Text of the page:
MEDIA DIGEST, 12 SEPTEMBER: fuel costs, apple orchards and Kevin Spacey

Third Sector's round-up of the news, including an attack on the Government's Warm Front scheme, a wildlife charity's fight to preserve orchards and plans for the Roy Castle foundation to expand

Age charities criticise Government scheme
Age Concern and Help the Aged, which are merging, have attacked the Government's Warm Front scheme, which was set up to help the elderly cope with soaring fuel costs. The charities are receiving increasing numbers of complaints about the scheme. "This is a flimsy and failing package that does little to help older people struggling to cope with soaring fuel bills," said Mervyn Kohler, special adviser at Help the Aged.
See bbc.co.uk for full story

Wildlife charity fights to save traditional orchards
A wildlife charity is calling on the public to help create a national map that lists the country's apple orchards. The People's Trust for Endangered Species revealed that traditional orchards have declined by almost 60 per cent over the past 50 years.
See bbc.co.uk for full story

Prince attends City fundraising day
Kevin Spacey, Jerry Hall and Prince Charles joined City bankers for a day of trading in aid of charities, including the Prince's Trust. Brokers BGC partners organised the annual fundraising event.
See Press Association for full story

Roy Castle foundation set to expand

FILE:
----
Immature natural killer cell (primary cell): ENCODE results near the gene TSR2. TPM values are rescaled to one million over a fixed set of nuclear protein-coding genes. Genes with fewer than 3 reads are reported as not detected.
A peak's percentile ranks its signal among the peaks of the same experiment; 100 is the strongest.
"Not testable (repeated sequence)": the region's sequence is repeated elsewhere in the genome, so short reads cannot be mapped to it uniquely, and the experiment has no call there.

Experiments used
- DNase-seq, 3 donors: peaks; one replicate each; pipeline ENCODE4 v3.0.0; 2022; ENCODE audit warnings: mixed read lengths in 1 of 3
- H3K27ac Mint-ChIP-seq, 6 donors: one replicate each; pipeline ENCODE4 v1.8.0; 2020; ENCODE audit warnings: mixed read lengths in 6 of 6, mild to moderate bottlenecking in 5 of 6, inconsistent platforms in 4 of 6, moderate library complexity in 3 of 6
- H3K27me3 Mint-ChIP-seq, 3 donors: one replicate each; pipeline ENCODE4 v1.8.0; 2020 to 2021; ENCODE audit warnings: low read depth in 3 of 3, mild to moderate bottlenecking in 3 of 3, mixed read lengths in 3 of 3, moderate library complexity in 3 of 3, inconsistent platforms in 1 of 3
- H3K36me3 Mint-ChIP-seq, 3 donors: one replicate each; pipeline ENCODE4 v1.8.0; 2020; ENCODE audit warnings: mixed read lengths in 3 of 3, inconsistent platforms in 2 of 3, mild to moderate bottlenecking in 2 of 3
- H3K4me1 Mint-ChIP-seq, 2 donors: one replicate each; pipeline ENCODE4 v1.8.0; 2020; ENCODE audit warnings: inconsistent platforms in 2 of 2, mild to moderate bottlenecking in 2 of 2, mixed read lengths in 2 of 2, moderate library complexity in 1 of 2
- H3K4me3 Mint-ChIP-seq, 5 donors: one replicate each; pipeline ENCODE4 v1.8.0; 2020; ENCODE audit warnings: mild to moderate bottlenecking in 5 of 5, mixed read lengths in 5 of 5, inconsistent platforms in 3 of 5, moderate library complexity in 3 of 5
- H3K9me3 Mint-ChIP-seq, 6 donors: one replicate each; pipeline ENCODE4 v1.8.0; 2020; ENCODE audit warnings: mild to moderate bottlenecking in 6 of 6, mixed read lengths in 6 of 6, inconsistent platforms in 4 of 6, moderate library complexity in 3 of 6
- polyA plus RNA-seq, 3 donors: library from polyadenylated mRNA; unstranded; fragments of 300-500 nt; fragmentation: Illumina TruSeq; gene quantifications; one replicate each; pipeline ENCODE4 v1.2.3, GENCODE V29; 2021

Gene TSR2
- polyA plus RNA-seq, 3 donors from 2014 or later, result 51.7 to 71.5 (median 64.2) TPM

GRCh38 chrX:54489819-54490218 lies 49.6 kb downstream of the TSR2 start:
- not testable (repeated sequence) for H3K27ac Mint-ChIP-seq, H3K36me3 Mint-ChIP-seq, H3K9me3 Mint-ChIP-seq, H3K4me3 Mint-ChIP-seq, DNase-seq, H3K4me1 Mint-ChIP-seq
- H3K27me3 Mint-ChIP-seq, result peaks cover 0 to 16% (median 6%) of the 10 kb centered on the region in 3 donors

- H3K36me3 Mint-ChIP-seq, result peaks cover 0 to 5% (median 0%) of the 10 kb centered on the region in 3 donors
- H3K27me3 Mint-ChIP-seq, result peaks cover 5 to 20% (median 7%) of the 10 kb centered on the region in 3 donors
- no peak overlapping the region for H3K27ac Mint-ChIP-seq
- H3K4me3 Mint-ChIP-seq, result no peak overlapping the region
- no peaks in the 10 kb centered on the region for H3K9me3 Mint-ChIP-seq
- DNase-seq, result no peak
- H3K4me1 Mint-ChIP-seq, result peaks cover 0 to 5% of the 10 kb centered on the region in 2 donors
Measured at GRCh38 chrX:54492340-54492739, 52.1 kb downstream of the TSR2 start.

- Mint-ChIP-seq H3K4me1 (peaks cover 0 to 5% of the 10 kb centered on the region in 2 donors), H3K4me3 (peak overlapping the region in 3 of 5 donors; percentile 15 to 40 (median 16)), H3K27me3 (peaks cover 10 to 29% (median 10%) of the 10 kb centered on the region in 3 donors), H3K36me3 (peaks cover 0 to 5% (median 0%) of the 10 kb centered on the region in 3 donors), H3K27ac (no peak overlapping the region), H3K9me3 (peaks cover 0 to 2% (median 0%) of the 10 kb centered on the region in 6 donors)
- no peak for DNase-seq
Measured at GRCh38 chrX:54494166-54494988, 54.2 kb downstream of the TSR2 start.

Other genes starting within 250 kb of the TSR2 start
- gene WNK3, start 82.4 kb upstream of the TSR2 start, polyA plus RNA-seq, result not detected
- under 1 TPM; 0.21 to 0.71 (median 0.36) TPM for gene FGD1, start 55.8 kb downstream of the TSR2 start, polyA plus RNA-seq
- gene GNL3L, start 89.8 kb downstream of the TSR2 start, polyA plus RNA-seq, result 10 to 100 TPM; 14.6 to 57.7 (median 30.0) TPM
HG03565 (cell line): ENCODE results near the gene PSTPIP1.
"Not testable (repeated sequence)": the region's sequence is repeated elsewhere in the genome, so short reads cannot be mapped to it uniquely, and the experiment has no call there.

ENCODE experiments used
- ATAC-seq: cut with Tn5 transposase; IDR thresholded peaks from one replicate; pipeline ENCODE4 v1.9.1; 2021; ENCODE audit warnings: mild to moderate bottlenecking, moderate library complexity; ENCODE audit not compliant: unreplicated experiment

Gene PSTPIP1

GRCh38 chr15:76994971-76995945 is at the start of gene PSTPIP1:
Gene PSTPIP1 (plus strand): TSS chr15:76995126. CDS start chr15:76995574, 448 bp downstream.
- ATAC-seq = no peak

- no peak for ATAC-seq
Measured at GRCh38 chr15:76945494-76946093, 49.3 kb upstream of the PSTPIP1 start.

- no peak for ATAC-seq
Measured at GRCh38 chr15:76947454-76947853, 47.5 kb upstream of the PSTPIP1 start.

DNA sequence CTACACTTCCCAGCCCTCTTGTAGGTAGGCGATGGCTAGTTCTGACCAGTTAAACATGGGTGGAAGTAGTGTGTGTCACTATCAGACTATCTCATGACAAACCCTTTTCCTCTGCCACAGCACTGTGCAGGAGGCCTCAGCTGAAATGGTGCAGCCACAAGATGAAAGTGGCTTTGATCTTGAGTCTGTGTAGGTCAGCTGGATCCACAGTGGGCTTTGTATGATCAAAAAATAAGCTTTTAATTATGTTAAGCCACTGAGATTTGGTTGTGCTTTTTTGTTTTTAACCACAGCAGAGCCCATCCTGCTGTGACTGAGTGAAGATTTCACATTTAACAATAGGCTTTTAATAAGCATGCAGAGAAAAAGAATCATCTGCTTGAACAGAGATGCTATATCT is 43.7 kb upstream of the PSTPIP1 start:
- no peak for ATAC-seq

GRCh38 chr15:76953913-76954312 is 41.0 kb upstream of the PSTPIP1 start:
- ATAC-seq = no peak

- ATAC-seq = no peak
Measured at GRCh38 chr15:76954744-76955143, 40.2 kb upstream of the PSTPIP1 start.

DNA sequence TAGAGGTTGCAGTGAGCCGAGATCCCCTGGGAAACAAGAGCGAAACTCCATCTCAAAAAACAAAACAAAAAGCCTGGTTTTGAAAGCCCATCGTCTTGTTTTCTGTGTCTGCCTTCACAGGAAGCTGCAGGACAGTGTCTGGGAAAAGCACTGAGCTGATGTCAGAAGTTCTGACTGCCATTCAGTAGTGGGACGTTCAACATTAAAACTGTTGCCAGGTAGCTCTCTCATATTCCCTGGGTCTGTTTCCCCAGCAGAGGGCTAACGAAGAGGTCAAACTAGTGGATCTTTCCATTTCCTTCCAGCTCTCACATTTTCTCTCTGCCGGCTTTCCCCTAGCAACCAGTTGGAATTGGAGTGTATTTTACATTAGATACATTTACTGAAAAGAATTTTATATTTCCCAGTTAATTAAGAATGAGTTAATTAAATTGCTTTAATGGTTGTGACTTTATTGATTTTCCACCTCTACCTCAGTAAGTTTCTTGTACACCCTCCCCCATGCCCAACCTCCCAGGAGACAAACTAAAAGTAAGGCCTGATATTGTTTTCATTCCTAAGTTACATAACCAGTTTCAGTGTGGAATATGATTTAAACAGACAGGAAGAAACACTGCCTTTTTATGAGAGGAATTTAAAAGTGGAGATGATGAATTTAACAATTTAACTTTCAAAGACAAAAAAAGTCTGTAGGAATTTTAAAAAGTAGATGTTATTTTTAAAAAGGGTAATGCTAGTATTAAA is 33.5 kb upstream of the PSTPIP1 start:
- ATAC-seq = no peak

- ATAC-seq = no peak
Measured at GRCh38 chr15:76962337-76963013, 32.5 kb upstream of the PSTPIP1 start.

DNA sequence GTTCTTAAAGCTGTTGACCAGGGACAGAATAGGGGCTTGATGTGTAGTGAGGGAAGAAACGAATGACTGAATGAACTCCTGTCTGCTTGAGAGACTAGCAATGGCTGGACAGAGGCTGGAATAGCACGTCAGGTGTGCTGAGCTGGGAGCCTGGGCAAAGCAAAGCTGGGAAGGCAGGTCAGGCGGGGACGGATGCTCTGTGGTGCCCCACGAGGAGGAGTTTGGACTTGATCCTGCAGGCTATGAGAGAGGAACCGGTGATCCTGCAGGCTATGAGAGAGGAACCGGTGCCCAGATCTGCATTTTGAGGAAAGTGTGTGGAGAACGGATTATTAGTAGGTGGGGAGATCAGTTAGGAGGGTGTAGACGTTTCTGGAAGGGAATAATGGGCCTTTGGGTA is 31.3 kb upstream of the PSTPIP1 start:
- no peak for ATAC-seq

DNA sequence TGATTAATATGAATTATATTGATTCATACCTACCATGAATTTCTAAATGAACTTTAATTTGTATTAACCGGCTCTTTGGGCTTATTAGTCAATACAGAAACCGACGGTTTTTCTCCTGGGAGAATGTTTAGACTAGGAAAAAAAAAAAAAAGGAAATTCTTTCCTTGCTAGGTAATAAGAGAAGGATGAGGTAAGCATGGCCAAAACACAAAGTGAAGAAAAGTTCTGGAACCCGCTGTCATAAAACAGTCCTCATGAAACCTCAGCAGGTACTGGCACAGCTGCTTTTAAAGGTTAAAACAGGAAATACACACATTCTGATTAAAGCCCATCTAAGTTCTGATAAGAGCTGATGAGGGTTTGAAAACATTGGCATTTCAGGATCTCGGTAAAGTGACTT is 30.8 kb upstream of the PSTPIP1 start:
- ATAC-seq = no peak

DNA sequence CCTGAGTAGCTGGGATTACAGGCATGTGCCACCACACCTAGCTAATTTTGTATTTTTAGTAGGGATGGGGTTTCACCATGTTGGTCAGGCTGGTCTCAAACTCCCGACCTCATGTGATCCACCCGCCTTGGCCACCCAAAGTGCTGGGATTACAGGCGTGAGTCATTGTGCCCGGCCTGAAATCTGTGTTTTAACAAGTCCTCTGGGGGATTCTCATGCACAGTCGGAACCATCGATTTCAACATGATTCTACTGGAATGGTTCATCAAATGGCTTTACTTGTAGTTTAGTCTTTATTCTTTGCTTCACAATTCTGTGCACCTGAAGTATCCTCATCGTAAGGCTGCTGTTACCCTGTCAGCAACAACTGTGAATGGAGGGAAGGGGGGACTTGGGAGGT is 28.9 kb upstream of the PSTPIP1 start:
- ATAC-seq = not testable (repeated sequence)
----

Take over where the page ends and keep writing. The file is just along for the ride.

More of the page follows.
The Roy Castle Lung Cancer Foundation has announced plans to expand. Paul Gauntlett, director of development at the charity, said: "We are developing more services for patients and carers. We want to expand our smoking cessation services to other areas of Britain and will reach more people." The Liverpool charity recently moved into new premises and appointed a new chief executive - Rosemary Gillespie.
See Liverpool Post for full story

Prince hosts reception for Marine Conservation Society
Prince Charles has spoken at a reception held to celebrate the Marine Conservation Society's 25th anniversary. The prince, who hosted the event at Clarence House in London, thanked celebrity botanist Professor David Bellamy, who he said was owed "incalculable debt" for his marine conservation work, as well as the "brave band of volunteers" who help to clear beaches of litter.
See telegraph.co.uk for full story

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